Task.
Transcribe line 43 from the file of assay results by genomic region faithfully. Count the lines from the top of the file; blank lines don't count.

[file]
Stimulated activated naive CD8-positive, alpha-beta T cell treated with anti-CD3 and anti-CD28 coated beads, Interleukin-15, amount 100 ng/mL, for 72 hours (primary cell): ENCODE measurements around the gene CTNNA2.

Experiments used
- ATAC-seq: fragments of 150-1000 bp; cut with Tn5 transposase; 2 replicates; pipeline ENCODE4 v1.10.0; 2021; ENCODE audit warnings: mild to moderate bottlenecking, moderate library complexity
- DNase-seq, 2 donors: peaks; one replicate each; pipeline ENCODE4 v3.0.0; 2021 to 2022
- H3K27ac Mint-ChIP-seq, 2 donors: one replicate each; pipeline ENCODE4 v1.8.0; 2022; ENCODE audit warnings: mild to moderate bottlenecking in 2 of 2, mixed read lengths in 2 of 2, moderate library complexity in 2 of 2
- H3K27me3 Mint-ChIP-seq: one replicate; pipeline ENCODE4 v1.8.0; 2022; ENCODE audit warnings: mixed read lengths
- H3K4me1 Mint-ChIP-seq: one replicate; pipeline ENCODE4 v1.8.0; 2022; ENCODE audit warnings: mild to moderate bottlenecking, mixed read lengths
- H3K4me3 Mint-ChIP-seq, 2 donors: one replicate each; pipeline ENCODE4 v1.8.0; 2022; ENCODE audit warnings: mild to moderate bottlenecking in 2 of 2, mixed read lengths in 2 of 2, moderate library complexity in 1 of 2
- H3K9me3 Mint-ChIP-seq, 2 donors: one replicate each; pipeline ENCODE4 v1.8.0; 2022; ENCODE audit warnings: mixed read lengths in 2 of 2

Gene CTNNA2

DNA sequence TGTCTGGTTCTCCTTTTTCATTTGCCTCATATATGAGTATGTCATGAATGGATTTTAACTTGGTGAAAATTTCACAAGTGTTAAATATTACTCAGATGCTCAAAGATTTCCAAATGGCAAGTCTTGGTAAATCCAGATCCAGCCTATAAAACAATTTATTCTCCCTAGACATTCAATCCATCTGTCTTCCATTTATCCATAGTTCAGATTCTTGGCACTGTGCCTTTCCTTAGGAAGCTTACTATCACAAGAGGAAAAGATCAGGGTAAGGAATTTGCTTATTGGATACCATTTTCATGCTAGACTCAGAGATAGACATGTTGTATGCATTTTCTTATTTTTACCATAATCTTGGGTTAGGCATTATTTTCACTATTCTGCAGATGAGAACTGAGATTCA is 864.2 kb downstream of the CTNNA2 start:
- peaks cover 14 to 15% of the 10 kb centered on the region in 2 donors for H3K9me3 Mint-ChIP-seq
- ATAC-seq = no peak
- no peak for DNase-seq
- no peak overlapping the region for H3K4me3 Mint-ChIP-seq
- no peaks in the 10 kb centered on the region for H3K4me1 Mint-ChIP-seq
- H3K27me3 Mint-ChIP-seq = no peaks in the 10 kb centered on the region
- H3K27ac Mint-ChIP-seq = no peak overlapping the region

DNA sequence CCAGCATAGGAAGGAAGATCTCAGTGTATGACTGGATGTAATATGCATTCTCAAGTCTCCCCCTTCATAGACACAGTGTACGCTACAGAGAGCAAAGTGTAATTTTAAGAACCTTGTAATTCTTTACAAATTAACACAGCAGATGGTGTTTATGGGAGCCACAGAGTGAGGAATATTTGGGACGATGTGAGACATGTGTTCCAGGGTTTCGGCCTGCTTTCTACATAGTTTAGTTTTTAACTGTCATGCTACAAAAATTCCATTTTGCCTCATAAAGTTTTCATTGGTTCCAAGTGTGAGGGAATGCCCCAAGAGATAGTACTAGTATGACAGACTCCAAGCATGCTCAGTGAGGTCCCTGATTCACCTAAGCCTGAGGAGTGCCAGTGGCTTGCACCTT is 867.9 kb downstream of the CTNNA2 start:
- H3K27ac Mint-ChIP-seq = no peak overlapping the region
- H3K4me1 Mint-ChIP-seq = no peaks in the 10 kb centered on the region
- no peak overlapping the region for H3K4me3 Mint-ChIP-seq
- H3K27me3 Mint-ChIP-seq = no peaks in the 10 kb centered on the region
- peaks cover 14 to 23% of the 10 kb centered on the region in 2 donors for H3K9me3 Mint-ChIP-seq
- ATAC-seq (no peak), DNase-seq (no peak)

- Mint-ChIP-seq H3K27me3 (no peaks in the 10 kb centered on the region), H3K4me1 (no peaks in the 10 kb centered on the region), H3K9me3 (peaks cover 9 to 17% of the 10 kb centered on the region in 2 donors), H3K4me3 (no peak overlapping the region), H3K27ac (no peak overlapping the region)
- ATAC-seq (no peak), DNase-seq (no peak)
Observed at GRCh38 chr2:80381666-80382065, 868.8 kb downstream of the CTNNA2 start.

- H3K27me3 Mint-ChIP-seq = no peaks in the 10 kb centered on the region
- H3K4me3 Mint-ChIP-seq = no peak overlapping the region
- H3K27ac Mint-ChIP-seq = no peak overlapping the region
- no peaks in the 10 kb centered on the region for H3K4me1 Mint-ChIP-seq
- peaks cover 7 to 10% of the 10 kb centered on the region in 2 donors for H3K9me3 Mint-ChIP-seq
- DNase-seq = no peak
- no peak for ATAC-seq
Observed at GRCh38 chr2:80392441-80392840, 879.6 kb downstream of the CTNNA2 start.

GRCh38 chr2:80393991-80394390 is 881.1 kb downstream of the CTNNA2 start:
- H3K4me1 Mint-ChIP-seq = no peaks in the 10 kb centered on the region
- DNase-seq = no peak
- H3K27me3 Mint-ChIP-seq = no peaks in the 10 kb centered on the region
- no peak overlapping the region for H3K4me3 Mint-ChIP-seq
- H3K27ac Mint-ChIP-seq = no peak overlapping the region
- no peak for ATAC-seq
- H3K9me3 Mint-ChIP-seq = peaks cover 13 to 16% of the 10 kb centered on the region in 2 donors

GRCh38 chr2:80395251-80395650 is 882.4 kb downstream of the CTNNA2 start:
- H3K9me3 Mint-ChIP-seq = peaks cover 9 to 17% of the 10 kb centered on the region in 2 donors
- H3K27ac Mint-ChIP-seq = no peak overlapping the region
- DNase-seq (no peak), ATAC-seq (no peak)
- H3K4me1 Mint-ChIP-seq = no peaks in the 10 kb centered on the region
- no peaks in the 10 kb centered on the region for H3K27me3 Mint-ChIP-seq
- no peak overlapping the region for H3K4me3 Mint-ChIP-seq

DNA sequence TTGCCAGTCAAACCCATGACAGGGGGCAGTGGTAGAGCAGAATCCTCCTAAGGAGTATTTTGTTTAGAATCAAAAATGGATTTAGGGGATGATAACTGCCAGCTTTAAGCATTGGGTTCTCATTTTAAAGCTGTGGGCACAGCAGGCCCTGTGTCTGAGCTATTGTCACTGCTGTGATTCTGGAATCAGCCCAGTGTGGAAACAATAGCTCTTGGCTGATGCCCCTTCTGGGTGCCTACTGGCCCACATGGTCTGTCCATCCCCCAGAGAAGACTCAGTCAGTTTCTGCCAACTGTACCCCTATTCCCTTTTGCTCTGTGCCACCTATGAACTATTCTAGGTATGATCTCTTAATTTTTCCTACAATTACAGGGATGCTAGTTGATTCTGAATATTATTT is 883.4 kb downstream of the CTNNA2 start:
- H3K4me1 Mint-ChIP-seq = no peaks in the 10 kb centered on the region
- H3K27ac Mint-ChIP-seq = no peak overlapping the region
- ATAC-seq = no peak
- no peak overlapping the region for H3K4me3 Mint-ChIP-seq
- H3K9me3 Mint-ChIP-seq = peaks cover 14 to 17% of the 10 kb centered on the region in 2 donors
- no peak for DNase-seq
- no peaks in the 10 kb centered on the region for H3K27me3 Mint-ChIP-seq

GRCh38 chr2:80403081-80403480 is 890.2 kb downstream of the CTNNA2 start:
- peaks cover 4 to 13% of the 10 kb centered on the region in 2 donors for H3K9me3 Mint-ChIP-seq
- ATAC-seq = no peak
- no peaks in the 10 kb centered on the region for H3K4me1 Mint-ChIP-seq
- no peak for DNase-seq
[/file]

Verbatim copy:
- no peak for ATAC-seq